[Python-ideas] Async API: some code to review
rene at stranden.com
Mon Oct 29 23:23:34 CET 2012
On Oct 29, 2012, at 5:59 PM, Yury Selivanov <yselivanov.ml at gmail.com> wrote:
> On 2012-10-29, at 12:07 PM, Antoine Pitrou <solipsis at pitrou.net> wrote:
>>> In the docstrings I use the prefix "COROUTINE:" to indicate public
>>> APIs that should be invoked using yield from.
>> Hmm, should they? Your approach looks a bit weird: you have functions
>> that should use yield, and others that should use "yield from"? That
>> sounds confusing to me.
>> I'd much rather either have all functions use "yield", or have all
>> functions use "yield from".
>> (also, I wouldn't be shocked if coroutines had to wear a special
>> decorator; it's a better marker than having the word COROUTINE in the
>> docstring, anyway :-))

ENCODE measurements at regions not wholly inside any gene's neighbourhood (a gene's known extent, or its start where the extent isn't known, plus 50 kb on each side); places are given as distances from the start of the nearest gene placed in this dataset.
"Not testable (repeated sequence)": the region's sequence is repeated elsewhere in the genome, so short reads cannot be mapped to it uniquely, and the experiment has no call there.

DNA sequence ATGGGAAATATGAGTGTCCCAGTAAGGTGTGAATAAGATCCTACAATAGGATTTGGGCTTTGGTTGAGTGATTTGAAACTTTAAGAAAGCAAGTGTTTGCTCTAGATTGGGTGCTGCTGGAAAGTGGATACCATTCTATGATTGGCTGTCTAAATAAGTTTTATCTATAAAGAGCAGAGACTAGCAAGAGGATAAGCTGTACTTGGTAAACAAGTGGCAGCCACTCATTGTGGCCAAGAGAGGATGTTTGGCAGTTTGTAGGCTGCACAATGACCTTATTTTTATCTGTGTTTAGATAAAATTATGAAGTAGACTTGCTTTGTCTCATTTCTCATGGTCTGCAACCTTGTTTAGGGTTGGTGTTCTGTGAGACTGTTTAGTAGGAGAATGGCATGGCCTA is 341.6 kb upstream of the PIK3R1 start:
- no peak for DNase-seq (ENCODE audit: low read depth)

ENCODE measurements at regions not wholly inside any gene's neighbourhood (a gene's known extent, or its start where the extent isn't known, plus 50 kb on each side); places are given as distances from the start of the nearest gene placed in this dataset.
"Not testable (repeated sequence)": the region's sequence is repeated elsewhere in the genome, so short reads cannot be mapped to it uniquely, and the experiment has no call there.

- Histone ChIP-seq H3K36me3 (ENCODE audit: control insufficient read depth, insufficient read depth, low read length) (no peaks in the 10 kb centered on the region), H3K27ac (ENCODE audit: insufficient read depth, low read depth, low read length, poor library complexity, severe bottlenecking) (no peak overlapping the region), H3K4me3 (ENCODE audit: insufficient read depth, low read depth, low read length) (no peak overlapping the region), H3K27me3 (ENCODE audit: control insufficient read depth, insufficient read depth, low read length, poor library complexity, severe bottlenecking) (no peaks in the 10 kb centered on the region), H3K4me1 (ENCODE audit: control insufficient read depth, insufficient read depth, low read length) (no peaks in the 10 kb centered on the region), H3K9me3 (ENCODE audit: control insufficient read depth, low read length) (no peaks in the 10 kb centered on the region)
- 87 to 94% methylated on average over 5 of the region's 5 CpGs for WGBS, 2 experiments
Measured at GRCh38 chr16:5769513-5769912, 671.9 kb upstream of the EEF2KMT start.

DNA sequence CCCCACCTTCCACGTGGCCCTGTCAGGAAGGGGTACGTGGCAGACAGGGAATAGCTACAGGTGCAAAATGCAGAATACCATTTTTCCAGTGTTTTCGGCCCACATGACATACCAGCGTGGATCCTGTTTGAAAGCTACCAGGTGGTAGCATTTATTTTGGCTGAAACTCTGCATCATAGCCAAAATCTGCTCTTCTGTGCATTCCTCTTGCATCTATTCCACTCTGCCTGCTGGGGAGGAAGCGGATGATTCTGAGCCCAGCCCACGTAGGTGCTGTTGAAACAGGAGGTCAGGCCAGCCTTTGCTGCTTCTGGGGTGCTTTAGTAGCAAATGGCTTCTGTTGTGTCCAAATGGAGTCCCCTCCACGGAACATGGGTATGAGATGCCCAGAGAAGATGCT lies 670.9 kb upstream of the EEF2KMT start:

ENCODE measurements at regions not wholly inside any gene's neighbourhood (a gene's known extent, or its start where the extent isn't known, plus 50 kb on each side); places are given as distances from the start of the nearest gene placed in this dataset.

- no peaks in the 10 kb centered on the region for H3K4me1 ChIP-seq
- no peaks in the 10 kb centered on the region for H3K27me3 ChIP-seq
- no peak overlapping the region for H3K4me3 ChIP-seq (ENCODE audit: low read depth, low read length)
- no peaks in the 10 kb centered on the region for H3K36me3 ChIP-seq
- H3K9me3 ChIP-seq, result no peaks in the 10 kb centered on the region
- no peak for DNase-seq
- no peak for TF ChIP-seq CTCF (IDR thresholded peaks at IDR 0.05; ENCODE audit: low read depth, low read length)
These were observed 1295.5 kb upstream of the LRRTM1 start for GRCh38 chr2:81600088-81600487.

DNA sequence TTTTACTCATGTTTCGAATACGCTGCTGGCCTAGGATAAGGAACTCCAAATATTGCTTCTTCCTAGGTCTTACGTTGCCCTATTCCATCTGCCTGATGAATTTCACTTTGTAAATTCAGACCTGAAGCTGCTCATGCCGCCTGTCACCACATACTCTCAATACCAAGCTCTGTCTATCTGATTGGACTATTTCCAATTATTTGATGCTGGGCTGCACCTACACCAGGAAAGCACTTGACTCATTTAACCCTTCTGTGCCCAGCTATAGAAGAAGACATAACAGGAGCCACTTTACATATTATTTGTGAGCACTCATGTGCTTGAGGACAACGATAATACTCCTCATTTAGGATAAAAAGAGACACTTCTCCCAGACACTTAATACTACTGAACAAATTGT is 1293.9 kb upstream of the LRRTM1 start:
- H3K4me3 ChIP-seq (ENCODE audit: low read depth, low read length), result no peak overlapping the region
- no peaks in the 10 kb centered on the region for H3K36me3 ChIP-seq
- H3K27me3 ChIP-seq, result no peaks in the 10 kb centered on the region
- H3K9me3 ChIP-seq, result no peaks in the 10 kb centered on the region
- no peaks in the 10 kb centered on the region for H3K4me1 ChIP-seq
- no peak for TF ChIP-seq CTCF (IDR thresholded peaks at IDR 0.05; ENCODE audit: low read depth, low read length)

> That's what bothers me is well. 'yield from' looks too long for a
> simple thing it does (1); users will be confused whether they should
> use 'yield' or 'yield from' (2); there is no visible difference between
> a plain generator and a coroutine (3).
I agree, was this ever commented ? I know it maybe late in the discussion
but just because you can use yield/yield from for concurrent stuff, should you?
it looks very implicit to me (breaking the second rule)
Have the delegate/event model of C# been discussed ?
As always i recommend moving the concurrent stuff to the object level, it
would be so much easier to state that a message for an object is just that:
An async message sent from one object to another… :-)
A simple decorator like @task would be enough:
@task # explicit run instance in own thread/coroutine
def asyc_add(self, x, y)
return x + y # returns a Future() with result
task = SomeTask()
n = task.async_add(2,2)
# Do other stuff while waiting for answer
print( "result is %d" % n ) # Future will wait/hang until result is ready
> Personally, I like Greg's PEP 3152 (aside from 'cocall' keyword).
> With that approach it's easy to distinguish coroutines, generators and
> plain functions. And it'd be easier to add some special
> methods/properties to codefs, like 'in_finally()' method etc.
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